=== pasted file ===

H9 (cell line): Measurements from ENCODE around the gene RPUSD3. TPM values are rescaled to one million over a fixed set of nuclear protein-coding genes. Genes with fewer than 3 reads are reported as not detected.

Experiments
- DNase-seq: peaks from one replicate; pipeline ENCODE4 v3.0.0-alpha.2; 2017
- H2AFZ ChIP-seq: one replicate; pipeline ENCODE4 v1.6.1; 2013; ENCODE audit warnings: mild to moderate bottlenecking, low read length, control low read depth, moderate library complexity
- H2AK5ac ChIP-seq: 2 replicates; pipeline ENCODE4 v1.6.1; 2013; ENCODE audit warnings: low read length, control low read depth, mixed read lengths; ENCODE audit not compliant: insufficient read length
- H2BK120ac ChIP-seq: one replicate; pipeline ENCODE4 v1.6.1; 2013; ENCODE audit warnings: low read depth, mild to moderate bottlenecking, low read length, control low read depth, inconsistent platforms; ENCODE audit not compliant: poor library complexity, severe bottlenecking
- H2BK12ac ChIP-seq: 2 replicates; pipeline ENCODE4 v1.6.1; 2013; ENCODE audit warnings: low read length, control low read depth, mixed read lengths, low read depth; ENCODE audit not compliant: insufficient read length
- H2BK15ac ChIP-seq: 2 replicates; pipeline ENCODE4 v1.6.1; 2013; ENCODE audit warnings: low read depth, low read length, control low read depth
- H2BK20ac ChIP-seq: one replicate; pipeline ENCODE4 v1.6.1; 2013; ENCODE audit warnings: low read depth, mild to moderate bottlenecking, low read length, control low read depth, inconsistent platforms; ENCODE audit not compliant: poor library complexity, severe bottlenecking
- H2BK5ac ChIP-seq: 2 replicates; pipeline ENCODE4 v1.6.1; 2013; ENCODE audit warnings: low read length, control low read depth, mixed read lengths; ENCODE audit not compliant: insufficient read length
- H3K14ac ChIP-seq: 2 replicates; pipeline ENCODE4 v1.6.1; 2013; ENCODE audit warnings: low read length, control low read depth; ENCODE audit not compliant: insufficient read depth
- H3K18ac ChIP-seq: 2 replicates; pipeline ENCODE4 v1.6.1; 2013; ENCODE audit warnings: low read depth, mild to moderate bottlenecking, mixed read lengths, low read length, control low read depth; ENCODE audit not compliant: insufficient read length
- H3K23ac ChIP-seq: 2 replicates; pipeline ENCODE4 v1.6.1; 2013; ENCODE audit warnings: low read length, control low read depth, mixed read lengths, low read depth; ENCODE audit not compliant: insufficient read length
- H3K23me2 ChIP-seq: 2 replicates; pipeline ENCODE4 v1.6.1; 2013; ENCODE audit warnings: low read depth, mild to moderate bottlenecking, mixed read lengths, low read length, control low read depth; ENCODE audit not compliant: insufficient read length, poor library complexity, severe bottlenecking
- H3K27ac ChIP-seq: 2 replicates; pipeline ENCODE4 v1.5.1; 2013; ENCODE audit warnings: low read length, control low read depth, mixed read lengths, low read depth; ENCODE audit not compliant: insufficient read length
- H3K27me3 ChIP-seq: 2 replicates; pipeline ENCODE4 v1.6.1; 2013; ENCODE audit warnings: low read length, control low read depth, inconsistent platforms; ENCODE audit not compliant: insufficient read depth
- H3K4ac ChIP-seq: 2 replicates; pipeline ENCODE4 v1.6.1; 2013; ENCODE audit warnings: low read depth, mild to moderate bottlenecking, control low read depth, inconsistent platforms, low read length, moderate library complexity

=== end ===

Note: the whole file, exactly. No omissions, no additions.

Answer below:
H9 (cell line): Measurements from ENCODE around the gene RPUSD3. TPM values are rescaled to one million over a fixed set of nuclear protein-coding genes. Genes with fewer than 3 reads are reported as not detected.

Experiments
- DNase-seq: peaks from one replicate; pipeline ENCODE4 v3.0.0-alpha.2; 2017
- H2AFZ ChIP-seq: one replicate; pipeline ENCODE4 v1.6.1; 2013; ENCODE audit warnings: mild to moderate bottlenecking, low read length, control low read depth, moderate library complexity
- H2AK5ac ChIP-seq: 2 replicates; pipeline ENCODE4 v1.6.1; 2013; ENCODE audit warnings: low read length, control low read depth, mixed read lengths; ENCODE audit not compliant: insufficient read length
- H2BK120ac ChIP-seq: one replicate; pipeline ENCODE4 v1.6.1; 2013; ENCODE audit warnings: low read depth, mild to moderate bottlenecking, low read length, control low read depth, inconsistent platforms; ENCODE audit not compliant: poor library complexity, severe bottlenecking
- H2BK12ac ChIP-seq: 2 replicates; pipeline ENCODE4 v1.6.1; 2013; ENCODE audit warnings: low read length, control low read depth, mixed read lengths, low read depth; ENCODE audit not compliant: insufficient read length
- H2BK15ac ChIP-seq: 2 replicates; pipeline ENCODE4 v1.6.1; 2013; ENCODE audit warnings: low read depth, low read length, control low read depth
- H2BK20ac ChIP-seq: one replicate; pipeline ENCODE4 v1.6.1; 2013; ENCODE audit warnings: low read depth, mild to moderate bottlenecking, low read length, control low read depth, inconsistent platforms; ENCODE audit not compliant: poor library complexity, severe bottlenecking
- H2BK5ac ChIP-seq: 2 replicates; pipeline ENCODE4 v1.6.1; 2013; ENCODE audit warnings: low read length, control low read depth, mixed read lengths; ENCODE audit not compliant: insufficient read length
- H3K14ac ChIP-seq: 2 replicates; pipeline ENCODE4 v1.6.1; 2013; ENCODE audit warnings: low read length, control low read depth; ENCODE audit not compliant: insufficient read depth
- H3K18ac ChIP-seq: 2 replicates; pipeline ENCODE4 v1.6.1; 2013; ENCODE audit warnings: low read depth, mild to moderate bottlenecking, mixed read lengths, low read length, control low read depth; ENCODE audit not compliant: insufficient read length
- H3K23ac ChIP-seq: 2 replicates; pipeline ENCODE4 v1.6.1; 2013; ENCODE audit warnings: low read length, control low read depth, mixed read lengths, low read depth; ENCODE audit not compliant: insufficient read length
- H3K23me2 ChIP-seq: 2 replicates; pipeline ENCODE4 v1.6.1; 2013; ENCODE audit warnings: low read depth, mild to moderate bottlenecking, mixed read lengths, low read length, control low read depth; ENCODE audit not compliant: insufficient read length, poor library complexity, severe bottlenecking
- H3K27ac ChIP-seq: 2 replicates; pipeline ENCODE4 v1.5.1; 2013; ENCODE audit warnings: low read length, control low read depth, mixed read lengths, low read depth; ENCODE audit not compliant: insufficient read length
- H3K27me3 ChIP-seq: 2 replicates; pipeline ENCODE4 v1.6.1; 2013; ENCODE audit warnings: low read length, control low read depth, inconsistent platforms; ENCODE audit not compliant: insufficient read depth
- H3K4ac ChIP-seq: 2 replicates; pipeline ENCODE4 v1.6.1; 2013; ENCODE audit warnings: low read depth, mild to moderate bottlenecking, control low read depth, inconsistent platforms, low read length, moderate library complexity